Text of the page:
What happens when you become an outcast – faction-less? All those who you once thought of as friends turn against you. Your status as a member of society is removed. No food. No money. No clothing. Nowhere to live. No security. A life with no certainty, except that many will be ready to turn you away. This is the world that Tris Prior faces being a part of in Divergent. It is the world that many in our country live in every day and millions more beyond those who we can see. The faction-less are all around us, and it is time to join them. Why? Because Jesus went there before us. As we stand at the beginning of Holy Week separated by two thousand years from those events we witness the contrast between those who hold on to power for themselves and those who seek to give power away to others. It seems like only a few minutes has passed, rather than a few thousand years as we embark on yet another round of preparations for a general election. Who is challenging the status of those who would say they speak for the people, yet act only for themselves? Here is Jesus entering the city in mock splendour riding on an ass. The people’s king as they cheer him in. In contrast to the empire who exalts their own leaders without humility. The second chapter of Philippians is a beautiful passage of Paul exhorting us to be mindful of the way of Jesus. Empty of human pride, a servant to the people, Jesus comes calmly into our midst and is waved in with palm branches. Therefore says Paul, God highly exalted him. Because he was willing to be emptied of himself and humbled before all others and here he comes humbly once again amongst the people. In opposition, in contrast as an outcast, a usurper, a game changer. The authorities don’t like it. The religious are scared they will lose their shaky hold over the people. For they cannot control this Jesus.

What happens when you don’t fit in? You have Jesus on your side, because he didn’t fit either. He rides to certain death for all and alongside all those who have been denied their place in society. Because as well as faction-less Jesus is Divergent – but we’ll have to wait until Easter to uncover that secret.

Jesus, Divergent or Abnegation?

IMG_0959As we begin Lent it is time to go out into the wilderness… And time to begin a new Film – Divergent.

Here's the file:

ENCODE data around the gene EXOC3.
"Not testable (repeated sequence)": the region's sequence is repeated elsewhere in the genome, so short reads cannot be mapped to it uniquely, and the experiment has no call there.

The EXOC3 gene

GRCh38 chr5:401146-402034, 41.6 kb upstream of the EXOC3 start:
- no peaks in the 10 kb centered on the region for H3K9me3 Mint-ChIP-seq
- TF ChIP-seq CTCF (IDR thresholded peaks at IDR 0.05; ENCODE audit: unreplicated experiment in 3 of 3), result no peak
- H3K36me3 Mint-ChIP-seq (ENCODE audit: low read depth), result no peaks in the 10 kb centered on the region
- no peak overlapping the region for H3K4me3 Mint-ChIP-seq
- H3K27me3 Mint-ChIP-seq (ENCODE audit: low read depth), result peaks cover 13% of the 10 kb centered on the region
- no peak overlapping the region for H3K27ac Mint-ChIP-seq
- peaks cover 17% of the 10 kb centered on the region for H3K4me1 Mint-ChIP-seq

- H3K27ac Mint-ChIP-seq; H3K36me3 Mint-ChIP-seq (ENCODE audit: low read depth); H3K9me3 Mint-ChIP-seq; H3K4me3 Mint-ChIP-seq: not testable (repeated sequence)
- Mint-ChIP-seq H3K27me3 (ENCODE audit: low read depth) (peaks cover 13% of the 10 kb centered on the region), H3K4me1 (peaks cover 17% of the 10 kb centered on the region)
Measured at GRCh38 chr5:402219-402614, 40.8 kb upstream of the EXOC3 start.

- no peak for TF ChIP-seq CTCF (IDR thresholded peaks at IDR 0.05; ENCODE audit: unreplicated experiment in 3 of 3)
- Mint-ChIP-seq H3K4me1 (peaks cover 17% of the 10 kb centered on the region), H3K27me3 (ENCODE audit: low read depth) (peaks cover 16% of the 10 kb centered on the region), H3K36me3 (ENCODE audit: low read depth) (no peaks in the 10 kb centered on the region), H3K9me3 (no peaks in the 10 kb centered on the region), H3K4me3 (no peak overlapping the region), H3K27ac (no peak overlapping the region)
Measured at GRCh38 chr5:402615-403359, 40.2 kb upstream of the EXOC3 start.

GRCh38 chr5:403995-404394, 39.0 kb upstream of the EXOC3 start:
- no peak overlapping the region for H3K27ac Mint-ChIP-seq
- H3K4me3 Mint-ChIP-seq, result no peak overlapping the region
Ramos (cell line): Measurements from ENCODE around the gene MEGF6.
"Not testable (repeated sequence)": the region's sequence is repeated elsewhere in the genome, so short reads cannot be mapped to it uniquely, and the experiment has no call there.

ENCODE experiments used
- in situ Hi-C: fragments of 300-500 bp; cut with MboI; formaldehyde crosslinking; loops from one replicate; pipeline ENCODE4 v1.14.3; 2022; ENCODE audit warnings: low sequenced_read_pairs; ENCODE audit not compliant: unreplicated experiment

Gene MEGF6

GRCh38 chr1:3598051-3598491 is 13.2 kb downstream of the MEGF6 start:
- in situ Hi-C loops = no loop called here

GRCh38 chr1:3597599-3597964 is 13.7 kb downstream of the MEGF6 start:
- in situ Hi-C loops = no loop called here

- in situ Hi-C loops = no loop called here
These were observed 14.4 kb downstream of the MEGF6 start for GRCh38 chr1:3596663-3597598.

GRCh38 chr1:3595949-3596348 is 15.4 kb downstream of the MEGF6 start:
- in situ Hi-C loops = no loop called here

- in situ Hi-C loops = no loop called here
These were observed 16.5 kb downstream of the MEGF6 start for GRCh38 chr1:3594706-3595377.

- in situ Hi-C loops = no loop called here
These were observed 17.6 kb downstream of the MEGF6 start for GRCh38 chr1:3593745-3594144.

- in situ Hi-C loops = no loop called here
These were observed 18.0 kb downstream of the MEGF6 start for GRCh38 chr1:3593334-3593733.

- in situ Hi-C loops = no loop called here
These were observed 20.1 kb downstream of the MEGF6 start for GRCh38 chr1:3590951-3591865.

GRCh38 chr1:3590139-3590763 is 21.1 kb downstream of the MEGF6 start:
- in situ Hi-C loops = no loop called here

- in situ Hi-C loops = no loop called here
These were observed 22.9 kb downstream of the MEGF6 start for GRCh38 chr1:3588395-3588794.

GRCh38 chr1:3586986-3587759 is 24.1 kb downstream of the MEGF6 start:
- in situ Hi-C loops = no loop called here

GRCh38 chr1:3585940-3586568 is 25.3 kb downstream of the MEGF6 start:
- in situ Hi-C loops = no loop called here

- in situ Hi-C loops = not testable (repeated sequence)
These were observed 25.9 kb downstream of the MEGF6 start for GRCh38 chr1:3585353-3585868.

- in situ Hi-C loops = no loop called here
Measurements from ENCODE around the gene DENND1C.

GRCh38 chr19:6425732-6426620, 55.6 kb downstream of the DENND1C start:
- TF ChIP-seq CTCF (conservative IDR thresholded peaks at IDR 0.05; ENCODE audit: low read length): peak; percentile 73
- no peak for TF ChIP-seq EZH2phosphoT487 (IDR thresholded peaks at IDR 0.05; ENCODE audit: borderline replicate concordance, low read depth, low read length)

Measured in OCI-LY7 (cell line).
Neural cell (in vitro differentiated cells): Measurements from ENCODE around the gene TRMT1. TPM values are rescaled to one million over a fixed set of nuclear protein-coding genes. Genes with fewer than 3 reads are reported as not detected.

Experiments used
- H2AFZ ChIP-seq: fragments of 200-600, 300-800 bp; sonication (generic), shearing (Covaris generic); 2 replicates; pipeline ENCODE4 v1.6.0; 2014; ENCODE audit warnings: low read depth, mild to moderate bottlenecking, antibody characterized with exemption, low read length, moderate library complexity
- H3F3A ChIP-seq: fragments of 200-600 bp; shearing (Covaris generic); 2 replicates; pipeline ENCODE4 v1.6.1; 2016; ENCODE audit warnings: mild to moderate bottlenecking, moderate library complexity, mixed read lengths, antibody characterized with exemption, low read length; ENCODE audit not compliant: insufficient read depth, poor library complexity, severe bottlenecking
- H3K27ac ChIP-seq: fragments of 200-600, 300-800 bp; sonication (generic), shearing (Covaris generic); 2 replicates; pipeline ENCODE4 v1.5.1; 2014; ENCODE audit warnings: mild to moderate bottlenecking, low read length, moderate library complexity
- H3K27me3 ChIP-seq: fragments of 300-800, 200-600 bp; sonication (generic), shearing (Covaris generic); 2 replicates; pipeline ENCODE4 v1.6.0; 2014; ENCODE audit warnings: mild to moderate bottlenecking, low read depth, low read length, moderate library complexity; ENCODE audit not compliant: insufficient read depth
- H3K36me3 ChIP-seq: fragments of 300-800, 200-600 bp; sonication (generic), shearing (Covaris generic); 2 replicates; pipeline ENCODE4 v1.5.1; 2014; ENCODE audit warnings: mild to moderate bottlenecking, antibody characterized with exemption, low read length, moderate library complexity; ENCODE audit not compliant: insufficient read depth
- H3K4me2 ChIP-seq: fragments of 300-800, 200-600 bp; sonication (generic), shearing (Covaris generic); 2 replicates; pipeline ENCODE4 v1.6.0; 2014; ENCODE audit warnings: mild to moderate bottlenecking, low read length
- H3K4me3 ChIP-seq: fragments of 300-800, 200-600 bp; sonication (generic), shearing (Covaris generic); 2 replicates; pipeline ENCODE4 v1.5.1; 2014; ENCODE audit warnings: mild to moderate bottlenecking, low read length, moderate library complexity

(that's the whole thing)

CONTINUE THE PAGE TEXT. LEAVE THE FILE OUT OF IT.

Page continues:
At Christmas eve I suggested that to take the cultural temperature of our time we might delve into some teenage fiction.  Well Divergent isn’t a Christmas film, but it is very much a film for Lent and Easter.  It begins with a denial of self and moves to rebirth.  But we begin in the wilderness.  What is wilderness?  It is said that there are very few true wilderness places left in the world.  And by that I guess they mean places truly untouched by human hand.  We often speak of wilderness as a place where nothing grows or everything appears dead or is unfamiliar to us or is perhaps inhospitable.  But there are many human built ‘concrete wildernesses’ and there is nothing untamed and wild about those.  What makes them wilderness places is that they appear to be uninhabited by anything – dead as it were.  But what about a city where no-one speaks to each other passing by as if the other were not there?  This too can be wilderness, one of loneliness.  The story divergent begins in a wilderness of sorts.  A concrete jungle.  Imagine a city destroyed by war, a city which, though ravaged by war is beginning to slowly rebuild society and structure and to rebuild identity.  This city is inhabited but, unless you know your place it would seem empty.  This story is about a girl Tris who is finding out who she is.  The social system of the city is built on five groups called factions to keep the peace.  It all works because everyone knows where they belong.  Except, that is, for Tris.  For Tris, the city is a wilderness.  Her faction is called Abnegation.  It means self-denial.  They are all public servants they run the government and feed the homeless, the factionless.  Abnegation wear grey clothes, but this is not only a colour, it is a way of being.  Denial of self.  A life centred serving others.  It works if you know who you are.  There is, as they say, an art to losing yourself. Letting your self merge into the background.  There is an echo here of Philippians:  “Jesus … emptied himself taking the form of a slave.”  The Faction System in Divergent opens up a question for us and for Tris.  What does it mean to belong?  Who are we?  And what is it that we belong to?  We define ourselves by our belonging to various groups.  Political, social, religious, family, cultural.  Could anyone say ‘I belong to the Earth’ without breaking it down further.  To live at such a global level would be a truly selfless – very ‘Abnegation.’  Time spent in the wilderness is time spent alone with ones own demons.  What would we choose if offered the wilderness choices.  Would we choose to feed or to defend ourselves to take power or to give it away?  To allow others to make decisions for us or to make them ourselves?  The wilderness cannot tell us where we belong.  In the world of the factions, the wilderness land that Tris is part of challenges her to question her own identity.  Who am I when faced with myself?  This is not a question she has had to face living as a member of the selfless faction Abnegation.  However, Tris cannot be told where she belongs, she must choose for herself.  Does she leave her family behind and follow a different path, an unknown path into a new wilderness?  How do we react when we are tempted, what path do we choose?  Do we follow the crowd or do we stand against the flow?  Lent is our preparation time, a beginning.  It is a stripping back to essentials, not because we wish, like the Abnegation, to deny ourselves, but to enable us to focus on ourselves and our relationship with each other, our relationship with the world and perhaps if one day we can get those right, then our relationship with God.  Tris chooses to stand against her family and the faction she has been brought up in.  She chooses to identify herself, to accept the baptism of fire that is Dauntless.  It is tempting in the wilderness to follow the crowd, the real adventure begins when we start to stand against the flow.